Vaccination elicits immune responses capable of potently neutralizing SARS-CoV-2. However, ongoing surveillance has revealed the emergence of variants harboring mutations in spike, the main target of neutralizing antibodies. To understand the impact of these variants, we evaluated the neutralization potency of 99 individuals that received one or two doses of either BNT162b2 or mRNA-1273 vaccines against pseudoviruses representing 10 globally circulating strains of SARS-CoV-2. Five of the 10 pseudoviruses, harboring receptor-binding domain mutations, including K417N/T, E484K, and N501Y, were highly resistant to neutralization. Cross-neutralization of B.1.351 variants was comparable to SARS-CoV and bat-derived WIV1-CoV, suggesting that a relatively small number of mutations can mediate potent escape from vaccine responses. While the clinical impact of neutralization resistance remains uncertain, these results highlight the potential for variants to escape from neutralizing humoral immunity and emphasize the need to develop broadly protective interventions against the evolving pandemic.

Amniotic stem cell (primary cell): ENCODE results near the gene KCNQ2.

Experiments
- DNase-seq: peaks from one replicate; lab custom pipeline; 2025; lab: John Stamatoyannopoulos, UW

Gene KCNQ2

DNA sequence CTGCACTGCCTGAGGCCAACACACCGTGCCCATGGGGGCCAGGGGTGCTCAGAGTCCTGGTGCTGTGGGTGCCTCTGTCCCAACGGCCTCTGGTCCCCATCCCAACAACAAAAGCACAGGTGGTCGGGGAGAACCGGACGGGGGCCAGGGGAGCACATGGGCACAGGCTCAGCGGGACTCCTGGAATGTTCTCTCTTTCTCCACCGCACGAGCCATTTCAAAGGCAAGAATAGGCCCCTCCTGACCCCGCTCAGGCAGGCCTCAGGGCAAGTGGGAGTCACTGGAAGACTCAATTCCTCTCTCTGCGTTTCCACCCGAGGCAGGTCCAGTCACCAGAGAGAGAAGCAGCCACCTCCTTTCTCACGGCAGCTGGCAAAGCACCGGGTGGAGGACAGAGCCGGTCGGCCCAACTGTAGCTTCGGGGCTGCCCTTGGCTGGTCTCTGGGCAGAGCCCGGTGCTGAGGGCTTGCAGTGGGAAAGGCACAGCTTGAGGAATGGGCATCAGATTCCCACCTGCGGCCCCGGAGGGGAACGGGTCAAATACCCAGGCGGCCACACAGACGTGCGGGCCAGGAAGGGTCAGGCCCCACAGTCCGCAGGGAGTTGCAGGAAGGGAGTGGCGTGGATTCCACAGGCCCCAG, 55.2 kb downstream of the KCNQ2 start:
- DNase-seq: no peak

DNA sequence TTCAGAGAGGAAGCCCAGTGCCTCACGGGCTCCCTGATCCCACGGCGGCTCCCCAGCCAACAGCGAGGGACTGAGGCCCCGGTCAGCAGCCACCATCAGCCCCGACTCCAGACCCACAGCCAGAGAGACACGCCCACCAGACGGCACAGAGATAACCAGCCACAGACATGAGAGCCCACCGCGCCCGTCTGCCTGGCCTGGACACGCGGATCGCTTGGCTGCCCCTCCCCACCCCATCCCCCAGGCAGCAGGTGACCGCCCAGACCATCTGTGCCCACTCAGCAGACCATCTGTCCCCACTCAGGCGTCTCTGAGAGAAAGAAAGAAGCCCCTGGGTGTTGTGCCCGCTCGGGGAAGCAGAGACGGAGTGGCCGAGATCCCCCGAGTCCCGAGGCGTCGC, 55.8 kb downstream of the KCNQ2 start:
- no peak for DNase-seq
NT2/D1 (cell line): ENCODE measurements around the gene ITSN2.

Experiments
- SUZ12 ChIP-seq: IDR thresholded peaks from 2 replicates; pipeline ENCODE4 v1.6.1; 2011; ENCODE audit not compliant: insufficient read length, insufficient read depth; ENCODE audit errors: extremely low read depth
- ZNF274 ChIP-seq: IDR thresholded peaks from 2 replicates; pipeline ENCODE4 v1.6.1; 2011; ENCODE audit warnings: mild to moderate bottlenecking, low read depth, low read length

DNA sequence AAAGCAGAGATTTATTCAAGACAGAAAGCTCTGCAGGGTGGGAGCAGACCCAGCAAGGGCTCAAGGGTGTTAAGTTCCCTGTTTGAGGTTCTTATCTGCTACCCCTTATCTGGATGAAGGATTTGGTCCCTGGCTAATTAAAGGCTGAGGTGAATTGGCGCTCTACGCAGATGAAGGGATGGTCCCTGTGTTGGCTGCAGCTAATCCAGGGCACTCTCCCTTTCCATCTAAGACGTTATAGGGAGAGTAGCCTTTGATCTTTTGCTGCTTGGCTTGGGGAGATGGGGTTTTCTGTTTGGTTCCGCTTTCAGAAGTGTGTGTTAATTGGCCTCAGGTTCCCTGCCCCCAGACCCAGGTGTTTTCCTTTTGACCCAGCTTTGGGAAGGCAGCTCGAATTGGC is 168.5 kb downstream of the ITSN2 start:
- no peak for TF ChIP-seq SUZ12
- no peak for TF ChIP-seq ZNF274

Subject(s)
Antibodies, Neutralizing/immunology , Antibodies, Viral/immunology , COVID-19 Vaccines/immunology , Immunity, Humoral , SARS-CoV-2/immunology , COVID-19/blood , COVID-19/immunology , COVID-19/virology , HEK293 Cells , Humans , Mutation/genetics , ROC Curve , SARS-CoV-2/genetics